News / Africa

Malnutrition Devastates Horn of Africa Drought Areas

A Turkana woman holds a young child as both are examined for malnutrition by a World Vision nurse at a feeding and treatment center in Lokori, Kenya, July 28, 2011
A Turkana woman holds a young child as both are examined for malnutrition by a World Vision nurse at a feeding and treatment center in Lokori, Kenya, July 28, 2011

Multimedia

Audio

Malnutrition rates are skyrocketing in certain areas of the Horn of Africa, which is experiencing the worst drought in decades. To treat malnutrition, aid workers choose from an array of powders, pastes, biscuits and other supplements loaded with micro-nutrients, depending on the recipient’s circumstances.


Lokor Locmel is three years old. But her shrunken face, stick-thin limbs, and weak cry make her seem like a child half her age. She weighs almost 5.6 kilograms, but should be at least double that weight, at 11.5 kilograms.

Lokor is registered in the out-patient program at Makutano Clinic, in a village about an hour’s drive from the northern Kenyan town of Kakuma. The clinic, which serves a population of 8,500 people, has seen a dramatic spike in malnutrition as the drought rages on. In January, the clinic had 21 cases of severe malnutrition; in July, there were 68 cases.

Nutritional foods are ready to eat

Definition of Famine:

The word famine is a term that is not used lightly by humanitarian organizations. The United Nations describes a crisis as a famine only when the following conditions are met:

  • Malnutrition rates exceed 30 percent
  • More than two people per 10,000 people are dying each day
  • Severe lack of food access for large population

Current Famine:

    Almost half of Somalia's population, 3.7 million people, are affected by the current crisis with malnutrition rates in southern Somalia the highest in the world, surpassing 50 per cent in some areas. The United Nations says it is likely that tens of thousands have already have died, the majority of those being children.

    The drought that has led to the current famine in parts of Somalia has also affected people in Kenya and Ethiopia.

    Previous Famines in the Horn of Africa:

  • Somalia 1991-1992
  • Ethiopia 1984-1985
  • Ethiopia 1974

In the out-patient therapy program, Lokor receives 45 grams a week of a peanut paste fortified with a range of micro-nutrients such as vitamins, calcium, potassium, and folic acid. There are several types of paste. The one Lokor uses is called Plumpy’Nut.

Head nurse Jimmy Loree is Lokor’s caregiver. He said Plumpy’Nut is doing its job.

“Swelling of the legs, the hands, has gone. She is not looking like an old man, but now she looks shiny. And the weight also is increasing, meaning there is some good improvement in the child,” said Loree.

Plumpy’Nut and other pastes fall under a category called “ready-to-eat foods.” These are specialized therapeutic foods containing vegetable fats, dry skimmed milk and other ingredients. They are used primarily in emergency operations to prevent or treat moderate to severe malnutrition in children and to produce the greatest weight gain in the shortest time.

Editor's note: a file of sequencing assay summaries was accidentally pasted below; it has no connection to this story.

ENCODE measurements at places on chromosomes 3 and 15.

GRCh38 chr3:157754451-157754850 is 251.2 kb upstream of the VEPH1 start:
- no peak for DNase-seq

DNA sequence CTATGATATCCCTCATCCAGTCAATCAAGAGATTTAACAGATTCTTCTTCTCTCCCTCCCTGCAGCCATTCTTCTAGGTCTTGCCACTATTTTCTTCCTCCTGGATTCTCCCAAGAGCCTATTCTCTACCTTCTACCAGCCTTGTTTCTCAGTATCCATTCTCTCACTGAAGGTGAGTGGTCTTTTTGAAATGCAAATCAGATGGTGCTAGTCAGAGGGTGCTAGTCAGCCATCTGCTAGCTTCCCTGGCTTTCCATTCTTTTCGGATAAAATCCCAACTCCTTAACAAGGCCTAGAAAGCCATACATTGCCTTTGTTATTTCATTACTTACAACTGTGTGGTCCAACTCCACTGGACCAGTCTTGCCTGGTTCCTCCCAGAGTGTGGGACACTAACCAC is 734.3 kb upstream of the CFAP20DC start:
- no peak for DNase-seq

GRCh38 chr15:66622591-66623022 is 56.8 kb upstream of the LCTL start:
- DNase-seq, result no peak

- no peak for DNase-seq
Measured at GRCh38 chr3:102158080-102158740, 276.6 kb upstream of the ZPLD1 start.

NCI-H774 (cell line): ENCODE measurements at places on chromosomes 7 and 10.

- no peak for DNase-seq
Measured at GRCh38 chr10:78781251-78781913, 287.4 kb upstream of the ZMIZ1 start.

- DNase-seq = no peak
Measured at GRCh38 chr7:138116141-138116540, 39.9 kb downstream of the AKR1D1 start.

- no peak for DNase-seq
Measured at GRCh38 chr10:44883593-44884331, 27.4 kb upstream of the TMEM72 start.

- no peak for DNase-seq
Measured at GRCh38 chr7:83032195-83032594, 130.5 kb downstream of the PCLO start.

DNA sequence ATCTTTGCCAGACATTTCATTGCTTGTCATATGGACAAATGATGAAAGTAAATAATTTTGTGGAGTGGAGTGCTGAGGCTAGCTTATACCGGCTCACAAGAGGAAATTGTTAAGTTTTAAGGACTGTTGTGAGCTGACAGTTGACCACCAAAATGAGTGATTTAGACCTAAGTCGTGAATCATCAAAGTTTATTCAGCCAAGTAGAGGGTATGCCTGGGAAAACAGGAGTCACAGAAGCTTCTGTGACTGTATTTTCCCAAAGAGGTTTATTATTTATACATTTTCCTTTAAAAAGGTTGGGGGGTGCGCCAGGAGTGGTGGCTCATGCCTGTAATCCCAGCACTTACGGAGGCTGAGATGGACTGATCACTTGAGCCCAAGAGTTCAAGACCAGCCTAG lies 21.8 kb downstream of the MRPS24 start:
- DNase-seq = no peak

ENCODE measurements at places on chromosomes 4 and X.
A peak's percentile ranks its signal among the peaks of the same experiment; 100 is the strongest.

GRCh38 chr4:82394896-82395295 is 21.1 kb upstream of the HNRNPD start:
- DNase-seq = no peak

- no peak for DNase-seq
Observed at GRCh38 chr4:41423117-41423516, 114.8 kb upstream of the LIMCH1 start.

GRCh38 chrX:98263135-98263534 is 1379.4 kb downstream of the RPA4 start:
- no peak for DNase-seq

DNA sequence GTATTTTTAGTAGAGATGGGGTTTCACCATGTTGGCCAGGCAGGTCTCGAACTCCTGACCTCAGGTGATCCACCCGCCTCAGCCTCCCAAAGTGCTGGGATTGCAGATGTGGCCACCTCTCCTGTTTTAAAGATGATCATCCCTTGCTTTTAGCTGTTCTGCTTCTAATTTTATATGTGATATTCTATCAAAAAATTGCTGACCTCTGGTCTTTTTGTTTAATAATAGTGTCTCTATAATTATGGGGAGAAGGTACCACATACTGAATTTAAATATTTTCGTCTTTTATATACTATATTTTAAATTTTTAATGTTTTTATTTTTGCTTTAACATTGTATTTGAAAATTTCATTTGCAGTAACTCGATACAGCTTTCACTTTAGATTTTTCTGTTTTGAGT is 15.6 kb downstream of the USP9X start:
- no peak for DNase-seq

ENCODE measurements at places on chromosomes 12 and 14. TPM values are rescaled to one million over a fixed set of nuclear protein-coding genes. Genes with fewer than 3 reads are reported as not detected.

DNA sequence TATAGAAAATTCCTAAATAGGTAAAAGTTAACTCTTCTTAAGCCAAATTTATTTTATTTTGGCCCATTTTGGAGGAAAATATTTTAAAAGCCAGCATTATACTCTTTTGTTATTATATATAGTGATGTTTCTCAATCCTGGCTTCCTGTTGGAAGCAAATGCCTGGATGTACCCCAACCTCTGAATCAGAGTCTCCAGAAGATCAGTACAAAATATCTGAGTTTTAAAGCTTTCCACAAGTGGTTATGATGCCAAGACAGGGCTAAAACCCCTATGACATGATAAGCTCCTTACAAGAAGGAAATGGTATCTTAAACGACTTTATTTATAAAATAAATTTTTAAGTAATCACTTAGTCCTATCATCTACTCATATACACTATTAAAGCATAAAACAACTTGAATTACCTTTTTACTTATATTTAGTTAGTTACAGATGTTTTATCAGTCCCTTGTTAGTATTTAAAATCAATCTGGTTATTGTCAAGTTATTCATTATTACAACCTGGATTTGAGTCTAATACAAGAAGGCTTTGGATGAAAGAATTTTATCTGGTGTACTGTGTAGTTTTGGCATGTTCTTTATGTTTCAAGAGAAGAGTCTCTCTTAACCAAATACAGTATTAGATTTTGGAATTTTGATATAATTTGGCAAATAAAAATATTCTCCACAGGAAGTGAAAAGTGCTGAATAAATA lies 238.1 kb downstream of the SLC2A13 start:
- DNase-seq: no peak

Packed with micronutrients, calories

Severely malnourished children and adults also are admitted to the hospital and are given intensive nutritional treatments, such as drips and milk. Another type of emergency food is high-energy biscuits.

“Fortified biscuits are also used as a ready-to-eat food that is high in nutrients and calories, and that is for people who are moving or who do not have the ability to be able to cook, then this is a very important kind of product for immediate nutritional support,” explains World Food Program spokeswoman Challis McDonough.

Other products available are compressed food bars and micronutrient powder that is sprinkled on food.

Hospitals, aid workers scramble to help

Stable populations not facing an immediate emergency situation receive supplementary rations from the “fortified blended foods” category. These are powders that are mixed with oil and water and cooked as porridge. They also contain a host of micronutrients, and are used mainly in supplementary feeding and mother and child health programs.

It is distribution day at Kakuma Mission Hospital, which happens twice a month. More than 300 women and their children line up under a hot sun to receive cooking oil and a supplement known as Corn-Soya Blend.

Thomas Ekai, the administrator of Kakuma Mission Hospital, said, "The normal ratio per month is actually 7.5 kilograms [16.5 pounds] and the oil is 0.75 [kilograms], so it is one-tenth of the other food. That is what they are given if they are found to be malnourished and they do the OTP [out-patient therapy] there. That means they get the food and they go home. It is done twice a month and it is mixed here. They go with the food mixed - they may not actually go there and do the mixing as required. ”

Kakuma Mission Hospital, and most other health-care facilities and food distribution sites, get their rations and therapeutic nutritional treatments from the U.N.’s World Food Program. Once WFP delivers the food aid to the site, aid agencies typically distribute the food.

Fighting starvation

To determine who is malnourished, health-care professionals follow a number of procedures, including measuring the thickness of the upper-arm, comparing someone’s weight with their height, and looking at an area’s overall food security situation. Those eligible for food aid are then registered and monitored, so that they can begin their long journey back to health.

Some 12 million people in the Horn of Africa face hunger and starvation due to the drought that has ravaged the region over the past several months.

The nomadic herders of Kenya’s Turkana districts have been hit particularly hard. Some 30 percent of households in the area rely on food aid to survive, while at least half of the households consume only one meal a day. Almost half of Turkana’s children are moderately or severely malnourished, and in need of life-saving emergency nutrition services.

You May Like

Lesotho Faces New Round of Violence, Political Crisis